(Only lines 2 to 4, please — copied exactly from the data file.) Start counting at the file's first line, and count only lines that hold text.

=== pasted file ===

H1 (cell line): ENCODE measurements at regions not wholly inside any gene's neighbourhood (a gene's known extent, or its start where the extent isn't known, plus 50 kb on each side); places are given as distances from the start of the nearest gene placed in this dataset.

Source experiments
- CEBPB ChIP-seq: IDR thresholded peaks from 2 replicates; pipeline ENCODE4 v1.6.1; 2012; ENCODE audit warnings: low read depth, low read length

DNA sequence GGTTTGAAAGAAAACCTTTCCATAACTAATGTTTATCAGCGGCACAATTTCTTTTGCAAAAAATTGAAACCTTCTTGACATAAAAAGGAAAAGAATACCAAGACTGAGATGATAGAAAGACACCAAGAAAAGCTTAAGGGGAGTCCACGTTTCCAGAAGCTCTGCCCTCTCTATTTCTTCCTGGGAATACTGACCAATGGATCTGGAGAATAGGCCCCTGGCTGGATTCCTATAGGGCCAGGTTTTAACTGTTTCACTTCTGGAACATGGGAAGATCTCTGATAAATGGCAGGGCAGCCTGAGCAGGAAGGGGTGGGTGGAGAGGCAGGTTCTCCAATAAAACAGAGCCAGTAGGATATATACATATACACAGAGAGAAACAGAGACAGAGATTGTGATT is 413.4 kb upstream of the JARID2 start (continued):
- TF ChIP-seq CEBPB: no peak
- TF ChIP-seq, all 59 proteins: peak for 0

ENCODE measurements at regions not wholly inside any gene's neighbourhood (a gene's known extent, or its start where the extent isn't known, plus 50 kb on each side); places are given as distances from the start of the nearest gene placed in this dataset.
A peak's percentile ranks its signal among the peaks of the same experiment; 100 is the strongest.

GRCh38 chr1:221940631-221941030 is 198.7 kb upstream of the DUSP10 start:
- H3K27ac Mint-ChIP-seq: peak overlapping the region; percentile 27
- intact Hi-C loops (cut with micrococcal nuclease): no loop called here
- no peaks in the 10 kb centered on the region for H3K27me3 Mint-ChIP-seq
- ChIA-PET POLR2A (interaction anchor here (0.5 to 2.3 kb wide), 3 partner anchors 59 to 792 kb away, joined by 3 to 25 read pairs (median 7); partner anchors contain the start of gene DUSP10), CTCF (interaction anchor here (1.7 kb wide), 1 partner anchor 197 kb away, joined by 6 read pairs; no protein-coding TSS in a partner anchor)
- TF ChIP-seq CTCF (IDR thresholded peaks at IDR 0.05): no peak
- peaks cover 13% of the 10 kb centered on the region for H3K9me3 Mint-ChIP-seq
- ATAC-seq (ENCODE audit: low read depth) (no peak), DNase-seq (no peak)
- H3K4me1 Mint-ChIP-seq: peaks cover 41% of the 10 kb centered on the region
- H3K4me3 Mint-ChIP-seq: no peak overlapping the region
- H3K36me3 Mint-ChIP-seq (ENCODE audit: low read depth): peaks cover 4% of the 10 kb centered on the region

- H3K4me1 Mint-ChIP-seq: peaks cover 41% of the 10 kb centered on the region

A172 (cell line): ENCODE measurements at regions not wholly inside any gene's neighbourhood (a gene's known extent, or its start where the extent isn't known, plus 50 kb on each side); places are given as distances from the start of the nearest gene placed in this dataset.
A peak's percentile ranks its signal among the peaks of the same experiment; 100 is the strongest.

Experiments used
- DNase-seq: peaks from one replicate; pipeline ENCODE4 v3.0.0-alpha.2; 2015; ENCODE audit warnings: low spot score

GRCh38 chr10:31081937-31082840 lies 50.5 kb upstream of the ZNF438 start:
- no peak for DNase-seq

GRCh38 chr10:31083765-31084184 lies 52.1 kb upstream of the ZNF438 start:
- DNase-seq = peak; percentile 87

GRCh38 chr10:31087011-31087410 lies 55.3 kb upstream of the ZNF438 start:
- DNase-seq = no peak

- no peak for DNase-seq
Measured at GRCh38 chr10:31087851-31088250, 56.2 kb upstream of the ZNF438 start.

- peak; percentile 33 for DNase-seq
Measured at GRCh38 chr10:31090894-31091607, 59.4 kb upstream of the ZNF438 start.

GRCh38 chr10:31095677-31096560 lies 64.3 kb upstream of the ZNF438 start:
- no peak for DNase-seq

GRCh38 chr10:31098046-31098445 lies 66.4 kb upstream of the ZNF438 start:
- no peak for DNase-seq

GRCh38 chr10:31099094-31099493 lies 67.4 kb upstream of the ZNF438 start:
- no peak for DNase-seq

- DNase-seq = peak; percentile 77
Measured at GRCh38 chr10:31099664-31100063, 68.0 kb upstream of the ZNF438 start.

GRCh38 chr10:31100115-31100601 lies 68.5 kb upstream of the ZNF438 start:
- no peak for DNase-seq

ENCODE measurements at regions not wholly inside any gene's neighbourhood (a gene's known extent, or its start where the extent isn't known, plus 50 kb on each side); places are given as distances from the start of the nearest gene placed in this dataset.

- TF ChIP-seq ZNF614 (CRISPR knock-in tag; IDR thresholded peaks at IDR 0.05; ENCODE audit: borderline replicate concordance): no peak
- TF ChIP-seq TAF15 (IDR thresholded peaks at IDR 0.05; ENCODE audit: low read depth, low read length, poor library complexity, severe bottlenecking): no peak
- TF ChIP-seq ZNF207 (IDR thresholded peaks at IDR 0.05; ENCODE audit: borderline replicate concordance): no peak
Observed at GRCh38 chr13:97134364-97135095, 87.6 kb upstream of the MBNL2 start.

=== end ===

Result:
Source experiments
- CEBPB ChIP-seq: IDR thresholded peaks from 2 replicates; pipeline ENCODE4 v1.6.1; 2012; ENCODE audit warnings: low read depth, low read length

DNA sequence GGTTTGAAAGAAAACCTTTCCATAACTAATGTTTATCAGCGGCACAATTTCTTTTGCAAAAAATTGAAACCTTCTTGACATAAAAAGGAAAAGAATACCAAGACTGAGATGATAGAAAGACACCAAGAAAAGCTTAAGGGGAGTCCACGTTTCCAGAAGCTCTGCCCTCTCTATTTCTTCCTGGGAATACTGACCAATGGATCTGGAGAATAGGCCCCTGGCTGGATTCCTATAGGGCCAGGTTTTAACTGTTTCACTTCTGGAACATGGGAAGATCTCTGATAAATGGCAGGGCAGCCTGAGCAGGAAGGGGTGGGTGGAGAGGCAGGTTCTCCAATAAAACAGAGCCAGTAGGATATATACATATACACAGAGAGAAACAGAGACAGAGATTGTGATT is 413.4 kb upstream of the JARID2 start (continued):